The Conference will be a platform to discuss countries experiences, present new research, foster high-level support and ownership to tackle land governance and to empower and develop the capacities of the land stakeholders from the region. Experts and practitioners will have the opportunity to submit and present papers relevant to the eight topics of the conference:
Land management and administration: tools and practices
Land and property registration: modernization and reform
Land management in time of crisis: conflicts, climate change and epidemics
Access to land for women and vulnerable groups: successful practices and lessons learnt
Efficient land use: tools and practices
Technologies and smart solutions: enhancing land management, land development and construction
Private sector participation: policies and practices
Capacity development: successes and gaps
Partners will have the opportunity to organize masterclasses, side events and special sessions at the margins of the Conference.
From November 30 to December 18, 2020, Advancing Collaborative Research in Responsible and Smart Land Management in and for Africa (ADLAND), the Technical University of Munich (TUM) and NELGA will host various events to bridge some gaps in land governance studies in Africa.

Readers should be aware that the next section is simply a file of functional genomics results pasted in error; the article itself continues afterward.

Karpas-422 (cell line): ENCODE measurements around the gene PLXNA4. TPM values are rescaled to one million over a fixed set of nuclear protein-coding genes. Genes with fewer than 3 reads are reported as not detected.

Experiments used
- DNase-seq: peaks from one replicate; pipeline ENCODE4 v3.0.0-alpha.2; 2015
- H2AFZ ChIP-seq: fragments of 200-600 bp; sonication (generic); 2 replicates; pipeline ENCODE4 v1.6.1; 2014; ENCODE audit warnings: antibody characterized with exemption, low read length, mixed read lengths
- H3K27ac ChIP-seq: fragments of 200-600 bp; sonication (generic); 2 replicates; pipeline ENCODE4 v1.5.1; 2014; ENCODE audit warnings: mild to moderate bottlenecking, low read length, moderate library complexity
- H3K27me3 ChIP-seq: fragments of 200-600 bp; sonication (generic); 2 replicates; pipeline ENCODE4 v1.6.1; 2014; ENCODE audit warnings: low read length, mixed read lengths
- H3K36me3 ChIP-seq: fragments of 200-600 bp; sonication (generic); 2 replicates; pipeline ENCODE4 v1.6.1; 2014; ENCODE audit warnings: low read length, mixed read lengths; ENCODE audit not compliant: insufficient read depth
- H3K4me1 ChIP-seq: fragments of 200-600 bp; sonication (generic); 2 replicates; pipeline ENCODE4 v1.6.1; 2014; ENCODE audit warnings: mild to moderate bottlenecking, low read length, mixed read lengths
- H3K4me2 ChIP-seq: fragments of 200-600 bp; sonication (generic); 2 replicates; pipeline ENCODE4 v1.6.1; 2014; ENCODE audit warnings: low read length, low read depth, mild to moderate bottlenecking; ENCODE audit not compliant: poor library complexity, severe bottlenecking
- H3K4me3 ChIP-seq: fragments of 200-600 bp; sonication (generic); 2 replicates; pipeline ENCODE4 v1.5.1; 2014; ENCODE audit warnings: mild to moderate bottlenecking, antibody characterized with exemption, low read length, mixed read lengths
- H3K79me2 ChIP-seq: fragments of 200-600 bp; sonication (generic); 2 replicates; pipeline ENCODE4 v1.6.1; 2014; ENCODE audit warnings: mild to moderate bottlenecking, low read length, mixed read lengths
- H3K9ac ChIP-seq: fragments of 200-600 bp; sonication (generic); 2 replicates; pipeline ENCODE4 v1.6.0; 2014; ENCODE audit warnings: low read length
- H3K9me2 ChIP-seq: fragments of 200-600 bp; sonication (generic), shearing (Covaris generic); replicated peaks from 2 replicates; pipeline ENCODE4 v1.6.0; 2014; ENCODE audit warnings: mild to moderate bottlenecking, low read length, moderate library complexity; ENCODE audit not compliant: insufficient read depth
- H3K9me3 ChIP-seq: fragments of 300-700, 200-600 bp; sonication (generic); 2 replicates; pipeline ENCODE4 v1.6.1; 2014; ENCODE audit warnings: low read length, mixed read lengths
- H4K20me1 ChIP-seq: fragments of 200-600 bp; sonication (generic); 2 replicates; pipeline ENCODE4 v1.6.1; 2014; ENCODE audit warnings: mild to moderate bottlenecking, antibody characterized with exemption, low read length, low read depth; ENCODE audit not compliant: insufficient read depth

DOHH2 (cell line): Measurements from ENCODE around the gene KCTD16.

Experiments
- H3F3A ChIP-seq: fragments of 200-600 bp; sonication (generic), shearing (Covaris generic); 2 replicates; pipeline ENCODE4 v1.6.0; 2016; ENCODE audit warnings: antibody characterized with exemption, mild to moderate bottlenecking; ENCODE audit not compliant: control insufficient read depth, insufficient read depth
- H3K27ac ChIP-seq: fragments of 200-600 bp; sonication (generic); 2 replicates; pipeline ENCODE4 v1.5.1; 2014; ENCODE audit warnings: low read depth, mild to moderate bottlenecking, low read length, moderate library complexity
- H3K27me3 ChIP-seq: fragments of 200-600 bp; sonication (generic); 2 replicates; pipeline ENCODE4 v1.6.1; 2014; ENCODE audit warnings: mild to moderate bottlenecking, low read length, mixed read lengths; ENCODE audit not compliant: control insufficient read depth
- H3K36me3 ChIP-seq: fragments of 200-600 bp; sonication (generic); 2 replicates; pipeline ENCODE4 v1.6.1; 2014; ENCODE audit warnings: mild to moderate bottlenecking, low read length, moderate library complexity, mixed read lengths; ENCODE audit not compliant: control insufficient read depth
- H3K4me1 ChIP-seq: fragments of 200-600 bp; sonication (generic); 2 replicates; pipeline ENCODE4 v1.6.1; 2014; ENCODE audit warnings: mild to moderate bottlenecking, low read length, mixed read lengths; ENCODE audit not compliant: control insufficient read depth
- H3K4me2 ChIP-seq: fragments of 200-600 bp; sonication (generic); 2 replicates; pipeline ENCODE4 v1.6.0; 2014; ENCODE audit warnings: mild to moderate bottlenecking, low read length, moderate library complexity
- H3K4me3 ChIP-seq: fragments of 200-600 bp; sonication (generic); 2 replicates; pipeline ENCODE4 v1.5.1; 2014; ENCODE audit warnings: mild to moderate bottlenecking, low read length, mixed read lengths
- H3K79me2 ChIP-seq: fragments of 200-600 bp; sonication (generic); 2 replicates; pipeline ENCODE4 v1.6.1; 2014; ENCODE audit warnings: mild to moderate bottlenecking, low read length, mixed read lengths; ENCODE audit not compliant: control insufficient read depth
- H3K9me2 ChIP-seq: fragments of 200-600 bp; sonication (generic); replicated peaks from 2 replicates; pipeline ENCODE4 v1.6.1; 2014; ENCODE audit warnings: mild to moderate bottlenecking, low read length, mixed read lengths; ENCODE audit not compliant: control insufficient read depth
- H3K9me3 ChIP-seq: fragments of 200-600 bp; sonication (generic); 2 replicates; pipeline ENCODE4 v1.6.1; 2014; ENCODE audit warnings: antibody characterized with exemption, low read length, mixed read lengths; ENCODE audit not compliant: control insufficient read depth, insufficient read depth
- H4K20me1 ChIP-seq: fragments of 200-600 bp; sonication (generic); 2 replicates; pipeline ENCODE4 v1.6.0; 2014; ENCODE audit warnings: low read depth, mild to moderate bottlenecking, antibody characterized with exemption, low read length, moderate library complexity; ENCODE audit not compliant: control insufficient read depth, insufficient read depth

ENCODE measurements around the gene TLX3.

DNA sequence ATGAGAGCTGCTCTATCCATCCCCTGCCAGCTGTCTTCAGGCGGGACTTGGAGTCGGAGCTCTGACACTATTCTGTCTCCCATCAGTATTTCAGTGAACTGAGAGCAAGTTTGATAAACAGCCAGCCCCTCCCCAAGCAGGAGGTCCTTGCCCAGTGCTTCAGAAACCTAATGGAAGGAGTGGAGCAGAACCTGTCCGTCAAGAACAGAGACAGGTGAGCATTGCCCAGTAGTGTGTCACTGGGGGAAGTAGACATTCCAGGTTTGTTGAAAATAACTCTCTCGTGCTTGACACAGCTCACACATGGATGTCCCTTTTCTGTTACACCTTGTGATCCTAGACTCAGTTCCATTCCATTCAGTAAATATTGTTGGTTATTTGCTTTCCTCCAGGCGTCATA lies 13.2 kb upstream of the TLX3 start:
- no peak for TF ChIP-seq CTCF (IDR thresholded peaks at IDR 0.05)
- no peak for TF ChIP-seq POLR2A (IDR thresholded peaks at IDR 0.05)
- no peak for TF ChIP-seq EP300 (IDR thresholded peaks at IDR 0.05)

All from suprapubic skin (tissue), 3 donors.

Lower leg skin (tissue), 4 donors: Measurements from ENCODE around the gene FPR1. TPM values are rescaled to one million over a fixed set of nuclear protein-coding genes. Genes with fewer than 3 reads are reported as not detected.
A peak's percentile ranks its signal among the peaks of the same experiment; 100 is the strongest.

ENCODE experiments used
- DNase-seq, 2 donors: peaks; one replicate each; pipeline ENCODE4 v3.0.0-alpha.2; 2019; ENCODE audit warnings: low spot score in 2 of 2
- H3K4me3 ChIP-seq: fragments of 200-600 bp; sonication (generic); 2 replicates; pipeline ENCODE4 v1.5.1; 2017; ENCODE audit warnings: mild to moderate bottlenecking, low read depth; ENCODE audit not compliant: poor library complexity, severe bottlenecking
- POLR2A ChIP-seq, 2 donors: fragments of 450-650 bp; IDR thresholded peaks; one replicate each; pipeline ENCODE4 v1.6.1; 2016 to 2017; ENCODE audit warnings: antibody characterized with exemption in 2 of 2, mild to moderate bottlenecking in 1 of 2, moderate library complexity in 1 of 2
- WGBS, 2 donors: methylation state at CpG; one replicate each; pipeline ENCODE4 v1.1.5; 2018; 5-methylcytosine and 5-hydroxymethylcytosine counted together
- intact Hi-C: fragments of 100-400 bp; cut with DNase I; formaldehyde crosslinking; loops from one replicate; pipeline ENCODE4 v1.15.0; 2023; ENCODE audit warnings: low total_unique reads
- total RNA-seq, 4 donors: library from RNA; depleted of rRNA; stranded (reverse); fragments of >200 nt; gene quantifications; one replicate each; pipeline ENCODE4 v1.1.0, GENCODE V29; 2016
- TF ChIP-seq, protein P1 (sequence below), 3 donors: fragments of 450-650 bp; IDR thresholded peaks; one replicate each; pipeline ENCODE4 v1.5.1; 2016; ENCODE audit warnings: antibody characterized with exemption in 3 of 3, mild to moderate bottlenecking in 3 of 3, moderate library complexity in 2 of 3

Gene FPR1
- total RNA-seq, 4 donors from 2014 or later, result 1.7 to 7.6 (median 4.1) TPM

On November 30, ALDLAND, TUM, NELGA, and Kwame Nkrumah University of Science and Technology (KNUST), Ghana, will jointly review and revise the curricula for Ph.D. on Land Management and Governance. The team will revise the curriculum against ALPC requirements and other international standards and experiences. The revised curriculum will be forwarded for internal review. The remote meeting provides the opportunity to introduce adaptation measures and improvements in meeting the current land governance context and AU Agenda on Land.